E-commerce: A seller’s perspective

By 2034 India will become the second largest e-commerce market in the world. According to the India Brand Equity Foundation (IBEF), it is expected to cross the US$ 200 billion mark by 2027. The country’s e-commerce revenue is projected to increase from US$ 39 billion in 2017 to US$ 120 billion in 2020, growing at 51% per annum, the highest in the world. The sector witnessed 21 private equity and venture capital deals worth US$ 2.1 billion in 2017 and 40 deals worth US$ 1,129 million in the first half of 2018.
What makes the Indian E-commerce market tick?
This market is dominated by large e-commerce players like Flipkart and Amazon. And these market places are in turn dominated by sellers that are closely linked to the platforms. Backed by the platforms these sellers accounted for almost Rs 12000 cr in sales in FY 2017-18.
But much more crucial are the smaller sellers, these include everything from SMEs to even women homemakers. According to Zinnov, 2 mn women homemakers across the country registered $9 bn gross sales by selling apparels and lifestyle products. These resellers are set to grab 5.4% of the market added the report. But the picture is far from rosy.
Trouble in Paradise
The problems faced by the sellers are many. Let’s begin with the discount model. It is understood that discounts are something that is great at attracting customers. But the problems begin when sellers, who are backed by big money, offer discounts that can just not be matched by smaller players. Sellers have to compete at pricing and most do not have the luxury to offer competitive discounts.
There is also a provision whereby the platforms offer discounts on products selected seemingly at random. But little is known of the algorithm that selects these products and their sellers.
Then comes the Return policy. A customer can return any product – no questions asked. But the seller is the one who has to pay for the logistics and these costs often outweigh the cost of the product. It should be noted that the average return rate for e-commerce in India is 30%. To make matters worse the bigger players have the advantage of a returns policy that is much more lenient.
Each platform comes with its own unique set of compliances, regulations for commissions, cataloging costs, terms for reconciliation and even tax formats.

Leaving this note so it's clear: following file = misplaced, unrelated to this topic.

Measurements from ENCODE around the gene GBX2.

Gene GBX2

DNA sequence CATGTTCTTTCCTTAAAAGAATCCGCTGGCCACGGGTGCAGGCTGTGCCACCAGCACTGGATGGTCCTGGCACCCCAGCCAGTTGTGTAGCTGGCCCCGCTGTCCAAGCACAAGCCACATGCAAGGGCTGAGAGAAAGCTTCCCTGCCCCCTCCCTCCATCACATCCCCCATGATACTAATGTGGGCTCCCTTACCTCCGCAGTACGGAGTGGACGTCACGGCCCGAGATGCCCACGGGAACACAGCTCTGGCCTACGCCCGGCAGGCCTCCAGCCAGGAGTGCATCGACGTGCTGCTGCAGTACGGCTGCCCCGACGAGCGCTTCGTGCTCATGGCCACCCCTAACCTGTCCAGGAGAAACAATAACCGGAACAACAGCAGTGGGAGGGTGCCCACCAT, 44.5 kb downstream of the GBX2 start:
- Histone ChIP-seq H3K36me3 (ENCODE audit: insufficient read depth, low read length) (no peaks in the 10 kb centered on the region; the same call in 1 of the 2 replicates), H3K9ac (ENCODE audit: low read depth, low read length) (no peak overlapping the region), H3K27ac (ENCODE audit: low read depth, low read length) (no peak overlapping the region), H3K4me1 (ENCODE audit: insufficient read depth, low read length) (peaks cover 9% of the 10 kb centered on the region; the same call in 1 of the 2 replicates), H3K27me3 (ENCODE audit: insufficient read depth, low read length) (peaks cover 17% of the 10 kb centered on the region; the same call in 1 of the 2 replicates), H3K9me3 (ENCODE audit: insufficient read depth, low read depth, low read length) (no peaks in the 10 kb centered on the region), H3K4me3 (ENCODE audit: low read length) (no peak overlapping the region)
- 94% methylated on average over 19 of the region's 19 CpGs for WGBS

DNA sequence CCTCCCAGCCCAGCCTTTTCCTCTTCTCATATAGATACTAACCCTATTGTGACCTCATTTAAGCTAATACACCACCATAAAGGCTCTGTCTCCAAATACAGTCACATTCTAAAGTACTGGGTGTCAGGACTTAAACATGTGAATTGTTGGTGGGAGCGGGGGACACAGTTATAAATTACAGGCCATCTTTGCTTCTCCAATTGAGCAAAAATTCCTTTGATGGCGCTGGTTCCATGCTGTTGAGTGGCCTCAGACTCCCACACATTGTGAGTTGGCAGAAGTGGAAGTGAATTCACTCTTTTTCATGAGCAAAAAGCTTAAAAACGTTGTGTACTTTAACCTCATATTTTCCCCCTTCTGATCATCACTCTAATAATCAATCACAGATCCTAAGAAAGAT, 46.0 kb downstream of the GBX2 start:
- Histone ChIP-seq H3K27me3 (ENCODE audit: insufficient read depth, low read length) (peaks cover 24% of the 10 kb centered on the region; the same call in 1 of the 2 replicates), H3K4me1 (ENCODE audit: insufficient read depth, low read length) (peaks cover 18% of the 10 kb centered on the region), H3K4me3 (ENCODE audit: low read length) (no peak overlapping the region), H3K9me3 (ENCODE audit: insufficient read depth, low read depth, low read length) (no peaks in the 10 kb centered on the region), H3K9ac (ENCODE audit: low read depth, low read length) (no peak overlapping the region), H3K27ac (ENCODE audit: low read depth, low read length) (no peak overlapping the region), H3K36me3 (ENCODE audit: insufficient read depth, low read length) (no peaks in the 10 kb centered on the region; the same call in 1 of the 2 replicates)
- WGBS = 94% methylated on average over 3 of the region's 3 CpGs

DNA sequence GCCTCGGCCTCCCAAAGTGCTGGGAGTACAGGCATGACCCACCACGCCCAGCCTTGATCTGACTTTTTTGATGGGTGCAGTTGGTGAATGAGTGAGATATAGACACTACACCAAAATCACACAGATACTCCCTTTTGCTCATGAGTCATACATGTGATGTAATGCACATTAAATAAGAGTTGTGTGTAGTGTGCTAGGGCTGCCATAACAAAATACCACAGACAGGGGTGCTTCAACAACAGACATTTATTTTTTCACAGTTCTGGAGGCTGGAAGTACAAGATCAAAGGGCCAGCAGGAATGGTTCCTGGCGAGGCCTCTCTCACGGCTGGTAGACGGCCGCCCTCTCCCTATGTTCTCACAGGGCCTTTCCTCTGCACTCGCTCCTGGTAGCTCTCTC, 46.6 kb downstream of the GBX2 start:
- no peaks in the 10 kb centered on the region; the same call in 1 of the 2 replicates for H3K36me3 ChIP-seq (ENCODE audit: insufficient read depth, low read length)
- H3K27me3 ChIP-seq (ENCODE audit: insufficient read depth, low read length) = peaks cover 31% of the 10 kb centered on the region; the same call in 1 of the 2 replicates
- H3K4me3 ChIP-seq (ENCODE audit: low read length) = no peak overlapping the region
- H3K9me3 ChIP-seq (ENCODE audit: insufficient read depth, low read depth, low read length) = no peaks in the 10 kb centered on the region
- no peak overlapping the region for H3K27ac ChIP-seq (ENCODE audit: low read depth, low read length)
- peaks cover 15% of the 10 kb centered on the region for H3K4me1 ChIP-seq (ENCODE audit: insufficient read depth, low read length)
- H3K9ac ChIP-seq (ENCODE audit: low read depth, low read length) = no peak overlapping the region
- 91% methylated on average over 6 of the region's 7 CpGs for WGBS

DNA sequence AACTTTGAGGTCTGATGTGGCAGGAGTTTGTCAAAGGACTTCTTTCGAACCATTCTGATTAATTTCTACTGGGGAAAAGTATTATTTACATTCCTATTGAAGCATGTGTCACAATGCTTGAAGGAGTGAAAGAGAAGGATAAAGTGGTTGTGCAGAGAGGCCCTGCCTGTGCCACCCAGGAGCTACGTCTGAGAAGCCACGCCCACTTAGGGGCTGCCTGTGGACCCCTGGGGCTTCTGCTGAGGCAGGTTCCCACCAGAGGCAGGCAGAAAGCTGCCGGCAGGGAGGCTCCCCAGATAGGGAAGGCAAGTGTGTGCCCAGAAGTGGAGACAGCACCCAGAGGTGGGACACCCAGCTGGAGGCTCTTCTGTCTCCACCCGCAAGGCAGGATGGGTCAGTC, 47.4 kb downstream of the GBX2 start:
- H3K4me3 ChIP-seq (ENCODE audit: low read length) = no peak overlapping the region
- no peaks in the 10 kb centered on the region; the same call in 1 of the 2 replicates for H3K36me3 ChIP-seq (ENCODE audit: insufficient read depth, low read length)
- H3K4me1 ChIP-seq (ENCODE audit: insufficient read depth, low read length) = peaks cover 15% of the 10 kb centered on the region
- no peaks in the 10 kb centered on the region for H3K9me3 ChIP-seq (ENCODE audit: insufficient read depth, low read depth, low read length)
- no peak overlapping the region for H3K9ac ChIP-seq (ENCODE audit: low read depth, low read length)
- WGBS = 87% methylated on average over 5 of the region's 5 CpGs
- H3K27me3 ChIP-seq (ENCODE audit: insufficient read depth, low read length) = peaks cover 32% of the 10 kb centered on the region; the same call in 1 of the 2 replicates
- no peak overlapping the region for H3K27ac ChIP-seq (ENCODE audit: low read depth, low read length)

Cataloging products can be a headache. Each platform asks for specific types of images for the products. These can vary widely in terms of backdrop, resolution, and size. A seller had to cough up around Rs 3 lakh as cataloging costs on a platform for thousands of SKUs, and all this without generating even a single sale.
Different platforms charge different rates of commission for the same product and these change at the whims of the platform. Traders often lose as much as 30-40% of their profits in commissions, while the bigger players are charged commissions at a lower rate. This preferential treatment allows them to offer large discounts.
Ask any trader, the reconciliation of accounts will come up as a major irritant.
In general, depending on the platform, the process takes from 15 to 30 days. In practice, reconciliation has been known to take as many as 3 months. This constricts much-needed cash flow for small players. There is, therefore, a palpable lack of trust on part of small traders
That’s not all, the bigger players are reportedly approaching smaller sellers. Cloudtail is allegedly offering better prices to sellers as compared to the e-commerce platforms for the same products. This can lead to the creation of an artificial monopoly for the marketplace, something that in the long run, cannot be good for the consumers as well.
It is just not humanly possible for a small trader to muster the resources required to function in such an ecosystem. The result is that most entrants in the field are forced to flee within months. As for bigger players, it should be noted that not many Indian corporates dare venture into the e-commerce marketplace.
No wrong without a remedy
All is not lost. The draft e-commerce policy is a welcome step, though it could do with more provisions that further level the playing field. To begin with, let the rules that govern e-commerce marketplaces be uniform.
Let the authorities and e-commerce platforms come up with specific deadlines for reconciliation. As with the Real Estate (Regulation and Development) Act, 2016, let a specified rate of interest be charged on delays in payment.
Let the cataloging system and commission structures be uniform
Let there be a return policy that protects not just the consumers but also the sellers. At the very least it should be ensured that sellers are not penalized for the whims of the consumer.

India is the fastest growing e-commerce market in the world. Increasing connectivity is not just bringing in more consumers but also more sellers. And the survival of these sellers is crucial to the success of India’s e-commerce story. It is only fair, I should think, that we protect not just the interests of the consumers but also the sellers.